West African Countries Warned About The Possible Outbreak Of Ebola Virus As Guinea Recorded Cases

by Duke Magazine

The World Health Organization (WHO) has sent a red signal to West African nations to watch out for possible cases of Ebola. The alert was issued to six nations in the region after Ebola cases were recorded in the Democratic Republic of Congo and Guinea.

Guinea officially declared an outbreak last Sunday after confirming at least seven cases of the highly infectious disease and three deaths, according to the country’s National Security and Health Agency (ANSS). This was after locals attended the burial of a nurse and started reporting Ebola-like symptoms.

Meanwhile, DRC on January 7 declared the emergence of Ebola after a new case of Ebola was discovered in Butembo, a city in North Kivu Province, where a previous outbreak was declared over in June 2020.

“We have already alerted the six countries around, including of course Sierra Leone and Liberia, and they are moving very fast to prepare and be ready and to look for any potential infection,” the WHO’s Margaret Harris told a Geneva briefing, according to Africa News. Guinea’s neighbors include Senegal, Guinea-Bissau, Mali, Ivory Coast, Sierra Leone and Liberia.

The WHO has pledged to procure Ebola vaccines to support Guinea which has helped to control the recent outbreak in DRC, according to CNN. The network also reports that WHO teams are already in Guinea to ensure prevention in health facilities, key locations and communities.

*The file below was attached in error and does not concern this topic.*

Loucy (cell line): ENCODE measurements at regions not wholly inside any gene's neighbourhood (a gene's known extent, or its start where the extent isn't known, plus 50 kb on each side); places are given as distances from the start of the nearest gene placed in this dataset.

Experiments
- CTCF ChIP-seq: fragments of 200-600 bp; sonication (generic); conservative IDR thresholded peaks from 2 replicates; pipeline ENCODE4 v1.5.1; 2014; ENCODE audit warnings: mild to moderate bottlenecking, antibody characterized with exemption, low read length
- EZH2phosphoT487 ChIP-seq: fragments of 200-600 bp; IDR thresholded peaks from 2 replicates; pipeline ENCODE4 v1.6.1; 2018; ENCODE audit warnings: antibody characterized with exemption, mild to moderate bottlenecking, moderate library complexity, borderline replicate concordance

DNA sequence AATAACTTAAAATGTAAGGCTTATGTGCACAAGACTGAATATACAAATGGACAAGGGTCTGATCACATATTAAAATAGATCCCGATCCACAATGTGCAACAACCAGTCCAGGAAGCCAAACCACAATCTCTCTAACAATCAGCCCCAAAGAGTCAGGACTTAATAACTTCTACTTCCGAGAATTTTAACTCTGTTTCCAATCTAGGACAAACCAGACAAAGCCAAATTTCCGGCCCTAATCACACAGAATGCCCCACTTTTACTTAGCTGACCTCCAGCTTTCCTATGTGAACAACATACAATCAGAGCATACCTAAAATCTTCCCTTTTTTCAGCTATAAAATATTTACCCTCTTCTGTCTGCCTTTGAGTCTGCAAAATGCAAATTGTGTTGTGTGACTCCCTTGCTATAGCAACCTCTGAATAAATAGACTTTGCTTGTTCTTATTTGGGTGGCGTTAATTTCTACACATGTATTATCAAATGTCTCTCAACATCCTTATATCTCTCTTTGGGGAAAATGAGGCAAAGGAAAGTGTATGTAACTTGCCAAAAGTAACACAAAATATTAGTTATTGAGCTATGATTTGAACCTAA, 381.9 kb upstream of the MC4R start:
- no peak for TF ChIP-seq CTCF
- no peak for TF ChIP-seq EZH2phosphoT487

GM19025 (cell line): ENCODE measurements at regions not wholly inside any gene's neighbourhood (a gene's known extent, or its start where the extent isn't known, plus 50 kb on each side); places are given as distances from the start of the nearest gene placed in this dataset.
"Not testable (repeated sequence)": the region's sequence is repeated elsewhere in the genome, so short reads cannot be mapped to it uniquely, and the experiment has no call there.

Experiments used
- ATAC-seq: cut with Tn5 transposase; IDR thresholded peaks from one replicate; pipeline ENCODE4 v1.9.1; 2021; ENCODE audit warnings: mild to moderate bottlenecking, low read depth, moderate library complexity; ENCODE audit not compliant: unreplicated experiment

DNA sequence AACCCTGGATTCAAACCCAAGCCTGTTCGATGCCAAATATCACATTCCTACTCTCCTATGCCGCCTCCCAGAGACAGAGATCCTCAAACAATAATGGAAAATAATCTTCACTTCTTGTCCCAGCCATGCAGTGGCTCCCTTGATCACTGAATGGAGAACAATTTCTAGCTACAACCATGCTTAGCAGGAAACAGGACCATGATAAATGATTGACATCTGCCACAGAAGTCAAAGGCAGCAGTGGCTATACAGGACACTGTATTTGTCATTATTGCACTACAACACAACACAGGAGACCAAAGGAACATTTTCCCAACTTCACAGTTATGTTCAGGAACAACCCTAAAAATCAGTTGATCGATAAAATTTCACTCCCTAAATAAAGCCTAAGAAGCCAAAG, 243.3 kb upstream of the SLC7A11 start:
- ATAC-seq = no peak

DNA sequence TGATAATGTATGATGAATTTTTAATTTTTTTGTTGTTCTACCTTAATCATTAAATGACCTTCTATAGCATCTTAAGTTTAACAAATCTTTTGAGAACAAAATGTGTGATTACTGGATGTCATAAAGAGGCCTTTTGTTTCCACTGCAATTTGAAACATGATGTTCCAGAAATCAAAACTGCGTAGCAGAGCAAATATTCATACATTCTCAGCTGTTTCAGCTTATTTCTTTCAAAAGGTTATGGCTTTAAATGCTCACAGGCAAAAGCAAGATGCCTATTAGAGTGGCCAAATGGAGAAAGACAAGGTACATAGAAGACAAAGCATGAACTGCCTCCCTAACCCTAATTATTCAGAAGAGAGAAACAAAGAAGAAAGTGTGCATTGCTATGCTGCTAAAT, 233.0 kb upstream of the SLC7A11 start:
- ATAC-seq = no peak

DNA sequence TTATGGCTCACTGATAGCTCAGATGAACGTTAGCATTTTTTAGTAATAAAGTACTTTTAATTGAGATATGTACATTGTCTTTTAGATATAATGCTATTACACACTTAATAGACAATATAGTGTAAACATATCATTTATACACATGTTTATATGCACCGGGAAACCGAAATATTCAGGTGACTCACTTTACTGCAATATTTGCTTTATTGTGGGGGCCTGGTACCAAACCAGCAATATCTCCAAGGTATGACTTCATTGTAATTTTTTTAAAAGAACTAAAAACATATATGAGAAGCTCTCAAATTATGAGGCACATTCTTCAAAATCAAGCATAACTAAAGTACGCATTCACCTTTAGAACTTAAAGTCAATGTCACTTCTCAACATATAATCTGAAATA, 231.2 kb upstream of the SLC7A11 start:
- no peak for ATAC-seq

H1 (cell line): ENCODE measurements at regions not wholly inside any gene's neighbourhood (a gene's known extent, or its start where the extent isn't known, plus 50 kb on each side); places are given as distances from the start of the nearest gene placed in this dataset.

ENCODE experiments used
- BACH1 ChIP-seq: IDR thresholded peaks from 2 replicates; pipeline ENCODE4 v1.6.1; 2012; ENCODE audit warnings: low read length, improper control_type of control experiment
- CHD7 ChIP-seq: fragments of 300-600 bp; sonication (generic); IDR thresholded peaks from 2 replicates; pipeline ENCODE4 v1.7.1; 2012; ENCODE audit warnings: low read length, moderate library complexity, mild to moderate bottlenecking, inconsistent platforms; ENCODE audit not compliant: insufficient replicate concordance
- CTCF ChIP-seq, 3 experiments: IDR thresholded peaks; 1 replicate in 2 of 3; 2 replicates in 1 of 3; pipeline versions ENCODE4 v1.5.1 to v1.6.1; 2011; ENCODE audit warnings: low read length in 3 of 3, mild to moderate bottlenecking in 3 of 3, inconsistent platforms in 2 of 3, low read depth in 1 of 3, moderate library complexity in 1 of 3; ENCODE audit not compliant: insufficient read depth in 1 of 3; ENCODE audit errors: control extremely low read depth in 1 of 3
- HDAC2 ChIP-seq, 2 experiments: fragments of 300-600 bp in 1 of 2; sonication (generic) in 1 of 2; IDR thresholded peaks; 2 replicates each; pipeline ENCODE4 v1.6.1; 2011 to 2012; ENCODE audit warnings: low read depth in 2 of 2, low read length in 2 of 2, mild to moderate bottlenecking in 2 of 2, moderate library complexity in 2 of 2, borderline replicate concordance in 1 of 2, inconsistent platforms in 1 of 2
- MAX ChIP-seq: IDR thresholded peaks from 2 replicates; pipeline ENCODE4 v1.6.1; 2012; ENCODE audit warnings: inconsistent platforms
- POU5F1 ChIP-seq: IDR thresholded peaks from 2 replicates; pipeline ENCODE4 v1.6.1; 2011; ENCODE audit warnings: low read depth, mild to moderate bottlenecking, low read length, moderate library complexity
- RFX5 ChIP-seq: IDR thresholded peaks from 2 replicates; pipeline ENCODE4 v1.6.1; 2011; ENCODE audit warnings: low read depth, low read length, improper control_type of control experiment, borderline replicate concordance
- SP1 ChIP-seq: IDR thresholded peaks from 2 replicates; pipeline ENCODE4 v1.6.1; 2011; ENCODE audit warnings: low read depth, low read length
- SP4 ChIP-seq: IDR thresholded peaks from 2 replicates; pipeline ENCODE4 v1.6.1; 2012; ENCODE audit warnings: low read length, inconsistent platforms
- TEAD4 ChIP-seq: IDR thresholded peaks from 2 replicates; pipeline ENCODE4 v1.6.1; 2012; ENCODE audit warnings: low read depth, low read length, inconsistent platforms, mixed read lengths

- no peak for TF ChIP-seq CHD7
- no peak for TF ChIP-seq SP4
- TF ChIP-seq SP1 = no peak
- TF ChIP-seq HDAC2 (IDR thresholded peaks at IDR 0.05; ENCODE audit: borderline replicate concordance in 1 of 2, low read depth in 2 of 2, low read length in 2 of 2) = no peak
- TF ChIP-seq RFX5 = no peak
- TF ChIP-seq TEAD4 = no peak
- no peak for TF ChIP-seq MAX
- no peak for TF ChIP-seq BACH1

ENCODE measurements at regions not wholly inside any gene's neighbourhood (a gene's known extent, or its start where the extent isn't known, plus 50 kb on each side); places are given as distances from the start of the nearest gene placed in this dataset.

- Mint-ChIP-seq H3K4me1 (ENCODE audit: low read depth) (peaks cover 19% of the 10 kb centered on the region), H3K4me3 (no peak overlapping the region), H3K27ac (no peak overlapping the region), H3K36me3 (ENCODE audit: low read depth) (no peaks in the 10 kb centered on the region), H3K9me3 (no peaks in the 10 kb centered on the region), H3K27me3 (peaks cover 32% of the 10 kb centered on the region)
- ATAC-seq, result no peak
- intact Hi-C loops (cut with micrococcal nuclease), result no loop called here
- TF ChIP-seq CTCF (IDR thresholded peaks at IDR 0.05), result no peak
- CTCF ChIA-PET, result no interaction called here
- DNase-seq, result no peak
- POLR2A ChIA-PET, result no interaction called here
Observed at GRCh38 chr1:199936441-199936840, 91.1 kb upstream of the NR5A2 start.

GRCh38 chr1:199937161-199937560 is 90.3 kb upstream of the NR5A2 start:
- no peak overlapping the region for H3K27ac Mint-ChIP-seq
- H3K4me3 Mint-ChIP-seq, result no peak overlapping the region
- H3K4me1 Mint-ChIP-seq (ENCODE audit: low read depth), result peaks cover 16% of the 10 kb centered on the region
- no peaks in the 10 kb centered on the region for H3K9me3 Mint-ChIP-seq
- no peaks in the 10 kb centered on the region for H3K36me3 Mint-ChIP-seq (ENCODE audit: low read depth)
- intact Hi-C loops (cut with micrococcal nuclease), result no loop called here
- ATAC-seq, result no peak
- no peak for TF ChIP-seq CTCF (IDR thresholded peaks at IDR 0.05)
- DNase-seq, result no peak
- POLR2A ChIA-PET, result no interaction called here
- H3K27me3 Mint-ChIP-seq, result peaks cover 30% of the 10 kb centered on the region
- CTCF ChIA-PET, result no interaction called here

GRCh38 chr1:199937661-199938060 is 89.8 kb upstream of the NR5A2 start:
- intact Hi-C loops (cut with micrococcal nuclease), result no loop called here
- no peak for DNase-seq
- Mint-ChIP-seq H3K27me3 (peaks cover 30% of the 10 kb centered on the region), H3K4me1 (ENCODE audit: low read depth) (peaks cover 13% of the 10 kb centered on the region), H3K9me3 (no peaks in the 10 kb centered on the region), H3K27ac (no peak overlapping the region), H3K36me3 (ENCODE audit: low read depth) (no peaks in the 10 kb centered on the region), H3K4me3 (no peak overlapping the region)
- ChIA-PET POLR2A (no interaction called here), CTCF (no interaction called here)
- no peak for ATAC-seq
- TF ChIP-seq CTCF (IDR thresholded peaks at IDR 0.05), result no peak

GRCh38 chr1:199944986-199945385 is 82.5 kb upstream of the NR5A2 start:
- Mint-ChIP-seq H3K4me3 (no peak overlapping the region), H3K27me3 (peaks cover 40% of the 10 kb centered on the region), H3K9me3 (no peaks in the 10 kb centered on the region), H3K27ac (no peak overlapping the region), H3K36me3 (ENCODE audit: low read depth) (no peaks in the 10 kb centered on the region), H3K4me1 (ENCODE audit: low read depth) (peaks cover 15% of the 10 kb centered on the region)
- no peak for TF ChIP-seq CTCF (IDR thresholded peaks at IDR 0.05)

According to WHO’s Regional Director for Africa, Dr. Matshidiso Moeti, the current outbreak started in a border area of Guinea and officials are working assiduously with health authorities in Liberia and Sierra Leone to increase surveillance in border areas.

“It’s a huge concern to see the resurgence of Ebola in Guinea, a country which has already suffered so much from the disease. However, banking on the expertise and experience built during the previous outbreak, health teams in Guinea are on the move to quickly trace the path of the virus and curb further infections,” said Dr. Moeti said in a statement. “WHO is supporting the authorities to set up testing, contact-tracing and treatment structures and to bring the overall response to full speed.”

The statement also noted that WHO was reaching out to Cote d’Ivoire, Mali, Senegal and other countries at risk in the sub-region. More than 28,000 people were infected with Ebola in West Africa between 2014 to 2016, resulting in the death of 11,000 of them.

The virus is transmitted to people from wild animals and spreads in the human population through human-to-human transmission, according to the World Health Organization. It was first discovered in 1976 in South Sudan and DRC. The largest outbreak of the disease was recorded in West Africa between 2014–2016.

The incubation period of the disease is two to 21 days. Symptoms of the disease include fever, fatigue, muscle pain, headache and sore throat.

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